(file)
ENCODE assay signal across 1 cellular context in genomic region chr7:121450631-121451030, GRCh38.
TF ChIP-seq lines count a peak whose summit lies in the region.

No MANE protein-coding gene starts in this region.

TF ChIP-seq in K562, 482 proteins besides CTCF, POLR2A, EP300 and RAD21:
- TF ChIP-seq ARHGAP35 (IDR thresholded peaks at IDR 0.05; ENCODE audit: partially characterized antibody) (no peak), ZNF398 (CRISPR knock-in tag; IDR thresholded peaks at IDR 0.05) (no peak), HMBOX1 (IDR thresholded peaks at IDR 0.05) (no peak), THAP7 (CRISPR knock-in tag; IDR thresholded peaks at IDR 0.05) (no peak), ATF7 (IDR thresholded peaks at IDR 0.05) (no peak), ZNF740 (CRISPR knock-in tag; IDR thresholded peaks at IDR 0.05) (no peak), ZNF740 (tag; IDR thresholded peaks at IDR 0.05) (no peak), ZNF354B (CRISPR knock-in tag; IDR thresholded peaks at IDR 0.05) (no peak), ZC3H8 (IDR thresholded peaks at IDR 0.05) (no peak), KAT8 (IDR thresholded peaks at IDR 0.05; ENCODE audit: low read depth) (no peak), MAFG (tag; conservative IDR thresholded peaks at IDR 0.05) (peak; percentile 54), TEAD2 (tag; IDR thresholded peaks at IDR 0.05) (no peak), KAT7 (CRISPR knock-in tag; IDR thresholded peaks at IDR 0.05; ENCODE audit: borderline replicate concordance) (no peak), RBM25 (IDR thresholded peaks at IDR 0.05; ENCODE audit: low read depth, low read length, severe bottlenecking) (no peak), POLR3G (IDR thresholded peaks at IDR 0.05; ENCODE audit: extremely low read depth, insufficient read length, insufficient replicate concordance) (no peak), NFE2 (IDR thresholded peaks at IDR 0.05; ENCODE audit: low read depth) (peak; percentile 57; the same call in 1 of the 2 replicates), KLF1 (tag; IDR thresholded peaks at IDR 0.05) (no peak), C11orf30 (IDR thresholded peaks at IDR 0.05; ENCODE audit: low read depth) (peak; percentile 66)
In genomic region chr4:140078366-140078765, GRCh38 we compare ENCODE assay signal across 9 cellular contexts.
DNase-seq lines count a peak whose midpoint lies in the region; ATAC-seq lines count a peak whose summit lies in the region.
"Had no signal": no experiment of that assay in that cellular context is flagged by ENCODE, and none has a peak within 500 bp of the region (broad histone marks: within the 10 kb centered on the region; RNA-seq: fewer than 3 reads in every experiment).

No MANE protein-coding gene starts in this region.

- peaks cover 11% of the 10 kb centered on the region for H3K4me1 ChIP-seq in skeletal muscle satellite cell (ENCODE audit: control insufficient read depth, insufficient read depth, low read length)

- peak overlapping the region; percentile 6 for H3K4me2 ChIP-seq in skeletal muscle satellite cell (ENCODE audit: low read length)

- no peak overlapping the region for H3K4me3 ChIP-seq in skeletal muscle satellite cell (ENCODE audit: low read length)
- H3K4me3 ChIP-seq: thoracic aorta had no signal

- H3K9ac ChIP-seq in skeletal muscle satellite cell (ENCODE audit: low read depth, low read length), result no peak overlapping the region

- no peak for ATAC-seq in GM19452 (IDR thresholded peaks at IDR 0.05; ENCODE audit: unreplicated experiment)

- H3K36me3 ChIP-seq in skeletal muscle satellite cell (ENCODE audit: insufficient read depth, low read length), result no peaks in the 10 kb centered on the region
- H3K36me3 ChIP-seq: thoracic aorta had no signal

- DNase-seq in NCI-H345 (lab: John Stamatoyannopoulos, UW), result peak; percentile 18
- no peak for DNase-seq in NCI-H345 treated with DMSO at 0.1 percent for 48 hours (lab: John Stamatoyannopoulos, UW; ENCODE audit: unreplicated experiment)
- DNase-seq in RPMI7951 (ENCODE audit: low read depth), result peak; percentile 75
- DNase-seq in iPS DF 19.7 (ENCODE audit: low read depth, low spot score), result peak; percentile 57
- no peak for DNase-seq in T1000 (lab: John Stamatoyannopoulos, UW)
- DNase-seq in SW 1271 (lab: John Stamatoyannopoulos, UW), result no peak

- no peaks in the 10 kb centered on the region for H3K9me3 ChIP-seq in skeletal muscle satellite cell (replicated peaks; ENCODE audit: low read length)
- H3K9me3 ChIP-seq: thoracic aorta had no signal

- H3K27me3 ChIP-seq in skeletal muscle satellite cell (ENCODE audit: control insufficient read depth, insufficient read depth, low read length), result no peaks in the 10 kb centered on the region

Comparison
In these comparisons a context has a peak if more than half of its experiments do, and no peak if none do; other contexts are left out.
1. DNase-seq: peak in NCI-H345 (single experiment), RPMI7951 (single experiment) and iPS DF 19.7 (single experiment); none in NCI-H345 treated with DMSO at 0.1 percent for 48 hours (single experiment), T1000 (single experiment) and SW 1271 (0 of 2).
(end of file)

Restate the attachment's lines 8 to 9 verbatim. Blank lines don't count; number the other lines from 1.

"Had no signal": no experiment of that assay in that cellular context is flagged by ENCODE, and none has a peak within 500 bp of the region (broad histone marks: within the 10 kb centered on the region; RNA-seq: fewer than 3 reads in every experiment).

No MANE protein-coding gene starts in this region.